Why Culture Eats Job Descriptions for Breakfast

Ok, so I know that’s not the quote. It’s “culture eats strategy for breakfast”, but the point remains the same.

In fact, you could say that culture eats most things for breakfast.

Why? To paraphrase the author himself, Peter Drucker, it’s not that strategy (or job descriptions) are unimportant, it’s that a powerful and empowering culture is a surer route to success.

And that without a great culture, most initiatives will fail before they even begin.

Why does a person want to work for anyone?

Culture.

We can apply Peter Drucker’s thinking to many different facets of a business, but in this case, let’s apply it to recruitment.

The act of looking for a job has many dynamics, but one is always prevalent – top talent will always evaluate the culture of an organisation. They will make a series of decisions that will ultimately impact your success in hiring them. From first application, to whether they accept an interview, to what they think of your organisation when sitting in reception and watching all the passers-by, to whether they accept your job offer over another one – culture will be up there with all other key considerations, including total remuneration. Even if you offer the best salary in the world, if your culture’s bad, they won’t take the role.

What overcomes even the dullest of jobs?

Culture.

There are some jobs that aren’t all that sexy. But in the right company, they can be. Take Google or Facebook for example. They have the same need for support that any company has, including some roles that you might steer away from if it were to be advertised by not such a ‘high profile’ organisation with a renowned culture. Use this to your advantage when recruiting – show top talent what’s on offer beyond the role spec. What can you give them, how can you motivate them and what’s in store for them should they come in succeed at this initial role?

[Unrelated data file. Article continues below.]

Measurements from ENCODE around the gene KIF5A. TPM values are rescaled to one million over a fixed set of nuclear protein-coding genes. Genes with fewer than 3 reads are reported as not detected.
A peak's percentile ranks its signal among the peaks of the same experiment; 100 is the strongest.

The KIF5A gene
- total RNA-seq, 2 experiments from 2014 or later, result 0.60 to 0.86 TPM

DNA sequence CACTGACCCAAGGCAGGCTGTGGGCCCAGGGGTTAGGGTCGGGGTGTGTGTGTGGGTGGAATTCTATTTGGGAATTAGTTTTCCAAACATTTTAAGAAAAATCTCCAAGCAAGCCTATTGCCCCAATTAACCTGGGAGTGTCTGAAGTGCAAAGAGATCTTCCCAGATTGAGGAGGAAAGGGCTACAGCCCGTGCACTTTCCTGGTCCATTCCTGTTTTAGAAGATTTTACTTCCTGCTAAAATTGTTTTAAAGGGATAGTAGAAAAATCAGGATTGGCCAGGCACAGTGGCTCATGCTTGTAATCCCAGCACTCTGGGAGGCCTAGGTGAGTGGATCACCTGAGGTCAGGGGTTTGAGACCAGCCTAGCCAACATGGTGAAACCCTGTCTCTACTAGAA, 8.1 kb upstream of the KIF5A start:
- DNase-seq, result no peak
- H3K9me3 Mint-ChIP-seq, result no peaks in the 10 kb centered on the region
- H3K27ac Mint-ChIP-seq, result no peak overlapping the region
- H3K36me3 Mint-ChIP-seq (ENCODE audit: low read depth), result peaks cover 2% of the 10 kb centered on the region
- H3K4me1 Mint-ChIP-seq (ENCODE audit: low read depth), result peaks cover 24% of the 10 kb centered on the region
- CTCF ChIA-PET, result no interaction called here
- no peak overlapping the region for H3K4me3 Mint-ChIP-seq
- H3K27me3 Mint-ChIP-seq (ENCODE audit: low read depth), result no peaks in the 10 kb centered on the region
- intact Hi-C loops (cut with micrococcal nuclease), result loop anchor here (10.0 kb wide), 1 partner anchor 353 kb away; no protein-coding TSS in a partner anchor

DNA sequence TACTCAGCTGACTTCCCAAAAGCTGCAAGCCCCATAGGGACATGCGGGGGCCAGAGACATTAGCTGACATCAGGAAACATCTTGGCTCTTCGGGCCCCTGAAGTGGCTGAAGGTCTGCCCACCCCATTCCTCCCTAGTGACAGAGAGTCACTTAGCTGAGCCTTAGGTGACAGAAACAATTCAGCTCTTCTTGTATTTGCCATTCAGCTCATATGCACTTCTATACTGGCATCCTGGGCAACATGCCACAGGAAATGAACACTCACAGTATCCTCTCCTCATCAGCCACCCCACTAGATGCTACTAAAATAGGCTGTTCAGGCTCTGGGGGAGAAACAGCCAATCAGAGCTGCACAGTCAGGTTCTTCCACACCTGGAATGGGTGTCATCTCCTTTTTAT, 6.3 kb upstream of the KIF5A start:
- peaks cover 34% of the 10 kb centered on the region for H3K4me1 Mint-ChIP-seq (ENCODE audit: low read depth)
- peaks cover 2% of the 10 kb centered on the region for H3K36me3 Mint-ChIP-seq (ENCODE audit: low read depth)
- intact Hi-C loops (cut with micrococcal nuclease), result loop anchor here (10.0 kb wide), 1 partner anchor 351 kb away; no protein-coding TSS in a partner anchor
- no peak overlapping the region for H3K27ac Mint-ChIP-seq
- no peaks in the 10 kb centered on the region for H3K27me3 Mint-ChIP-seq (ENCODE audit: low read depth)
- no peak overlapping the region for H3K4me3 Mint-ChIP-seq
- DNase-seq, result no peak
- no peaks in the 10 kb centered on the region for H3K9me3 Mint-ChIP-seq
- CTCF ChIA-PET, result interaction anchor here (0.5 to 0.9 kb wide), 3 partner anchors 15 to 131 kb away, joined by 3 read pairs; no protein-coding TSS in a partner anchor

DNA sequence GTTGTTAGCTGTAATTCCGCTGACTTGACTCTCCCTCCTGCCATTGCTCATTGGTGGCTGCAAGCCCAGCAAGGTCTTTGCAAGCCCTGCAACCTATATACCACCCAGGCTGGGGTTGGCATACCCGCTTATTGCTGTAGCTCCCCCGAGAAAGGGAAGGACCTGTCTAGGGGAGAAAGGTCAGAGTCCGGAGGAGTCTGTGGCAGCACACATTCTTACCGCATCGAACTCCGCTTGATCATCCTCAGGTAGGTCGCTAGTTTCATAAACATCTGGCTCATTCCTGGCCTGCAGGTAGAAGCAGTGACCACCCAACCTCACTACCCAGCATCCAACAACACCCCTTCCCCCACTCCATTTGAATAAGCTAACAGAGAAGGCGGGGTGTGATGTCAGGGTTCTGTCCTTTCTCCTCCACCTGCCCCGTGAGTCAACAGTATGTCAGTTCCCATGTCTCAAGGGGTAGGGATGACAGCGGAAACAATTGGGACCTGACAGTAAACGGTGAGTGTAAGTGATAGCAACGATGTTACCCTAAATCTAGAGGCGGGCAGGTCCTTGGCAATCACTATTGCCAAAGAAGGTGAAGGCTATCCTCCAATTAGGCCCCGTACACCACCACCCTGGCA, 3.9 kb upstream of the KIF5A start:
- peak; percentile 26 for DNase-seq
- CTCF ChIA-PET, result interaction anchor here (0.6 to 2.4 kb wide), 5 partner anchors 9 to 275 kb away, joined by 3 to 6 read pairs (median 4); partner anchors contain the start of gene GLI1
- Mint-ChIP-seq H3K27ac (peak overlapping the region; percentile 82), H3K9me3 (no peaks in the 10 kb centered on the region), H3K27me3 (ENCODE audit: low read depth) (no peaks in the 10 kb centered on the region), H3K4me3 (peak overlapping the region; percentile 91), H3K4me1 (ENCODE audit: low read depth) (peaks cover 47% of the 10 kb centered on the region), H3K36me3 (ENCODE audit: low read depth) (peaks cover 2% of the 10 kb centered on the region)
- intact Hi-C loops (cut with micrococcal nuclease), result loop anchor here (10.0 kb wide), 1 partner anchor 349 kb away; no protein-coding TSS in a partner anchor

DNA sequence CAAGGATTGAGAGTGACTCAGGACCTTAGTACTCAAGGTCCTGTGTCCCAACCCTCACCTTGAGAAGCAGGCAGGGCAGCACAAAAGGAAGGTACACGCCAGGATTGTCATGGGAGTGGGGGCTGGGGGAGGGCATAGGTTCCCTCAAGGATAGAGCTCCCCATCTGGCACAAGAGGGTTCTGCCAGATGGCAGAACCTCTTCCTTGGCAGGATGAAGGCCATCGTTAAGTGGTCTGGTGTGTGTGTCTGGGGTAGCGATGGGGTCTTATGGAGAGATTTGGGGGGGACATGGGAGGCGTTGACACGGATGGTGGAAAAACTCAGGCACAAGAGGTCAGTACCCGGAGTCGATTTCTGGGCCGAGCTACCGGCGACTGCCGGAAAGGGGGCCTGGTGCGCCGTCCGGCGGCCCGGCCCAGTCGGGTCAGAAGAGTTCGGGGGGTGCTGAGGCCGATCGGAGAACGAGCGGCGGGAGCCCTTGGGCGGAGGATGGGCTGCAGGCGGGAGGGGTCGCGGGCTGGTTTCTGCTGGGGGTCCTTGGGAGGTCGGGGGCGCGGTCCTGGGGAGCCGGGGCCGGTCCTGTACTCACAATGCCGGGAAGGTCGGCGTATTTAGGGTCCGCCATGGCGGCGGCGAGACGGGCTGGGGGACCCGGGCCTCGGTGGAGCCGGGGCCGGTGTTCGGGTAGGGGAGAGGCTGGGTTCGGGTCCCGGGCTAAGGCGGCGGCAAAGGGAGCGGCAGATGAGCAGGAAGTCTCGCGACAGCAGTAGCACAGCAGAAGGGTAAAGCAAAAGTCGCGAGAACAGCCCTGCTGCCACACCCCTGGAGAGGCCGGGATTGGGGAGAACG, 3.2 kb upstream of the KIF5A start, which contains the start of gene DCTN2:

What drives someone to do a good job?

Culture.

Likewise, once they’re in the job, no matter how well defined their role is, how good they are, and how many awesome sounding objectives the role description has, if they don’t feel empowered or supported by the business culture around them, they will struggle to succeed and may become disengaged. You simply can’t create a ‘great role’ with lots of interesting projects if your culture isn’t right. Vice versa, if you can’t give someone all of those interesting pieces of the puzzle, give them culture. Give them involvement in social events and working groups across the company, give them something to look forward to every Monday.

After all, how you feel about the company you work for is how you feel about your job. Funnily enough, it’s rarely about what you actually ‘do’ that matters, it’s ‘who’ you do it for.

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